Consider the tomato: When tomatoes become ripe, they fall to the ground and become bruised, or worse: rotten or eaten by worms and bugs. What if there was a means by which scientists could change the genetic coding that caused tomatoes to fall off the vine when ripe?

Enter CRISPR/Cas 9:

When one hears about what CRISPR does, which is edit genes, one would think that it would be some sort of machine. What it actually is is a naturally occurring family of DNA snippets that occurs in bacteria as a defense against DNA-altering viruses. CRISPRs actually “remember” DNA that is changed by viruses and triggers the reproduction of the original DNA.

This faculty is the characteristic of CRISPRs that allows scientists to manipulate DNA with them by cutting DNA at certain points and adding or subtracting to the existing strands.

CRISPRs at Work

Water-Efficient Crops

One of the chief projects being undertaken using CRISPR is the development of crops that don’t need to be watered as much. This is done by triggering the plant to close its stomata, which function as pores that essentially sweat water. Currently, tobacco is being used as the guinea pig plant because it is the most susceptible to genetic modifications, whether using CRISPR or through traditional methods like selective breeding. Plants that don’t need to be watered as much will (obviously) save water, but they can also be grown in greater abundance, making it easier to feed larger populations of people.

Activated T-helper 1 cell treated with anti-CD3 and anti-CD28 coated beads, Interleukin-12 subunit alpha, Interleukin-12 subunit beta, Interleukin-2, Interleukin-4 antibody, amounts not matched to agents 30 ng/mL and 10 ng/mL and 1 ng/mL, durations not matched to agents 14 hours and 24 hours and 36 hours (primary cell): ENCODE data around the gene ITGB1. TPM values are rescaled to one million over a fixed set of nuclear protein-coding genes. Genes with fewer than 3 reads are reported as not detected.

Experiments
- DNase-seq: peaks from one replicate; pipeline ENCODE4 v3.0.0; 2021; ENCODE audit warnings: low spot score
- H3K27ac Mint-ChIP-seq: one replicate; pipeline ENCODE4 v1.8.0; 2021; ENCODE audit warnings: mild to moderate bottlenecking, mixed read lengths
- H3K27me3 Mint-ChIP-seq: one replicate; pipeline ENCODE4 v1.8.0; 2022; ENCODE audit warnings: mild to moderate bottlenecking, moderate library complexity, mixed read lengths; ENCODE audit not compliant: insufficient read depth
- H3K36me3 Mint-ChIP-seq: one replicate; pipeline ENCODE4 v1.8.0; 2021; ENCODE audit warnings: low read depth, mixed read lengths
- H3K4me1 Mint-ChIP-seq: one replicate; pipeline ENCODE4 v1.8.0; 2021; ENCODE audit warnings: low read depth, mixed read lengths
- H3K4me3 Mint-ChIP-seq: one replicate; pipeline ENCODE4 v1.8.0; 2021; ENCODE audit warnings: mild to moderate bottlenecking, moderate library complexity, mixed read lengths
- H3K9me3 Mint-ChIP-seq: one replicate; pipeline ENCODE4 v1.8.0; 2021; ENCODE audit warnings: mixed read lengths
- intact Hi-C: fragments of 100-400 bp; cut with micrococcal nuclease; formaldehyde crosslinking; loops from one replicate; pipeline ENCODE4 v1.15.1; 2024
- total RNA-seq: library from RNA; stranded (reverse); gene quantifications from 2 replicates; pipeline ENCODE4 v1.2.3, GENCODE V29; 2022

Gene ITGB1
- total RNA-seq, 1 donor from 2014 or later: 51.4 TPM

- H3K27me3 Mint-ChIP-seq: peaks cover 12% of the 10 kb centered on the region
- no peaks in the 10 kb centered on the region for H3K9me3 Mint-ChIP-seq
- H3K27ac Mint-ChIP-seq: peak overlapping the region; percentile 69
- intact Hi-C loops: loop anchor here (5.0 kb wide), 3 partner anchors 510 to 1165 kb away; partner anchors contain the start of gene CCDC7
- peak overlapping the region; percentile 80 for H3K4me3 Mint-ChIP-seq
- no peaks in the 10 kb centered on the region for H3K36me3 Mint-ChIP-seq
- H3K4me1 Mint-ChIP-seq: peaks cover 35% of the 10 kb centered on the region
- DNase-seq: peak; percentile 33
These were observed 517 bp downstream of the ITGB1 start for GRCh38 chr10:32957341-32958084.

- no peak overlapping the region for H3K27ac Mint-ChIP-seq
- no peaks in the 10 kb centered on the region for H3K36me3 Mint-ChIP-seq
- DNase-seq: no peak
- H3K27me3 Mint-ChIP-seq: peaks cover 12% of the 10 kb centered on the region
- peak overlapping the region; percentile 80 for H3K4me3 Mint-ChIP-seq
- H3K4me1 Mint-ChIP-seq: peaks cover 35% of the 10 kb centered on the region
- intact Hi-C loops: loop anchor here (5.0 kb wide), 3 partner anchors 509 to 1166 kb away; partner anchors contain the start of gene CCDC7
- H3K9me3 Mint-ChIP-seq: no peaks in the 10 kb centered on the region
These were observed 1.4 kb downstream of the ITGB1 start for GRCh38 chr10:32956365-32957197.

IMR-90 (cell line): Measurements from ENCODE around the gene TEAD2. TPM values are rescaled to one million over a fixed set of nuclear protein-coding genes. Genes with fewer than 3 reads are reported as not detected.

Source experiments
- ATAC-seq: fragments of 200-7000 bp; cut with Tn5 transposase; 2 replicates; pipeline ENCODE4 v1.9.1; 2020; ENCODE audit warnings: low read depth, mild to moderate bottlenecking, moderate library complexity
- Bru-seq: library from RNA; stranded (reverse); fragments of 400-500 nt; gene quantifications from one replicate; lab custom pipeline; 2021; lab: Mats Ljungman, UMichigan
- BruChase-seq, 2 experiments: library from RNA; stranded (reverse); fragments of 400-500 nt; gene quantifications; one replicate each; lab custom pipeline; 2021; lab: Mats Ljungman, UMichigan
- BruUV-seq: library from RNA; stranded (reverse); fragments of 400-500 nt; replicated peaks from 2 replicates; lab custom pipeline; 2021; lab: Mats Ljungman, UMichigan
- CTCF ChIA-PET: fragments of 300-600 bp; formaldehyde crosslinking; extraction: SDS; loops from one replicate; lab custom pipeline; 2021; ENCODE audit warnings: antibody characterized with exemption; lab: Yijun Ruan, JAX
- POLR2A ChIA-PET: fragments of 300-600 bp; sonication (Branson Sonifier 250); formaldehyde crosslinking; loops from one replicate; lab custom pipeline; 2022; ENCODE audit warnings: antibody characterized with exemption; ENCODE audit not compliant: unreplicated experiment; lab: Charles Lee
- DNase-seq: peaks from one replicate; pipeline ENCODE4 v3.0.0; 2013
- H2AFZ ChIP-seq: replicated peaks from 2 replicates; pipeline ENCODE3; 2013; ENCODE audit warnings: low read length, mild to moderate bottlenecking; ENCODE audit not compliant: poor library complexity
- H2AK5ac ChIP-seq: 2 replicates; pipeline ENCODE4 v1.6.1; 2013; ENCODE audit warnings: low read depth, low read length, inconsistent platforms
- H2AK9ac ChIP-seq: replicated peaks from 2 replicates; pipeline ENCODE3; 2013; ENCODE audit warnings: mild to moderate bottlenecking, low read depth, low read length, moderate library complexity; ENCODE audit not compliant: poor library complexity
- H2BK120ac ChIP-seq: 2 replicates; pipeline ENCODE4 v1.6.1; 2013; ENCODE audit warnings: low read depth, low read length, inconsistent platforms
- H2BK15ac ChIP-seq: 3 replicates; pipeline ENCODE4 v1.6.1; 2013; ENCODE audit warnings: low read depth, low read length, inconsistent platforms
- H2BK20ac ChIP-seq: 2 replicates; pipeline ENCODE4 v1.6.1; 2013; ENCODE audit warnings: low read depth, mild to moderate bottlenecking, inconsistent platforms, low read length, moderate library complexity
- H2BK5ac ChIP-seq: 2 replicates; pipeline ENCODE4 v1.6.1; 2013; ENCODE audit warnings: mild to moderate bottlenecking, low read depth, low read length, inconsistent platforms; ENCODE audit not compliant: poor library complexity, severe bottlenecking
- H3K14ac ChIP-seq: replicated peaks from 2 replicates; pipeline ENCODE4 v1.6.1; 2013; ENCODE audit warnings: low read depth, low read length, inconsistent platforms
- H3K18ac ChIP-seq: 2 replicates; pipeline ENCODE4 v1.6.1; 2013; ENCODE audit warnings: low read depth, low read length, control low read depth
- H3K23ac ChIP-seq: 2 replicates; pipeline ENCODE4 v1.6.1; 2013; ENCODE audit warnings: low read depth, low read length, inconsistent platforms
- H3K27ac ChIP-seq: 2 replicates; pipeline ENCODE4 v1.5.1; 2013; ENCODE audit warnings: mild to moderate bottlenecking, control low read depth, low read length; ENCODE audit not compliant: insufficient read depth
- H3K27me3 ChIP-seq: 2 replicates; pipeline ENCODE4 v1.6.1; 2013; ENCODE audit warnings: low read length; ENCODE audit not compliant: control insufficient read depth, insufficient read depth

Heat-Resistant Cows

As the planet grows hotter, there is a need for heat resistant cows. CRISPR has allowed for scientists to splice genes, creating the “Brangus” cow, which is a combination of the Brahman and Angus cows. The Brahman cow is heat resistant and has an excellent immune defense from disease, while the Angus cow is widely known for producing top-grade beef.

Bigger goats and dogs for the third-world

Researchers in China have made use of CRISPR for the purposes of deleting the genes in goats and dogs (yes, dogs) to make them larger for the purposes of human consumption. One example of this is when they spliced the genes of a pit bull and a beagle, creating a dog with a pit bull body and a beagle head. Cute?

Bioethical Concerns

It’s imagery like this that really gets one to question whether gene editing is worth whatever risks may accompany it. It may be a bit narrow-minded to say that this is immoral based on the fact that it is unnatural or that human beings are “playing God”, but nature is complex beyond our ability to fully understand it. There may be hidden benefits to genetic traits that may pose challenges to us, and by altering genes, we may risk losing those benefits.

It is the risks that cause ethical complications, though, in the case of gene editing, the potential benefits generally outweigh the risks. The FDA views gene editing as being breeding, but exponentially faster, so federal regulations are minimal. A number of startups have taken root to tackle the problems CRISPR may be instrumental in solving, and tremendous progress is being made as researchers learn more about the capabilities of CRISPR every day. The more we learn about this technology, the more we can do with it and the more it can help people around the world.



Chad Weisman—CEO, Golden Strands Communication; ‘creative type’; surfer on the amber waves of grain; avid concert attendee.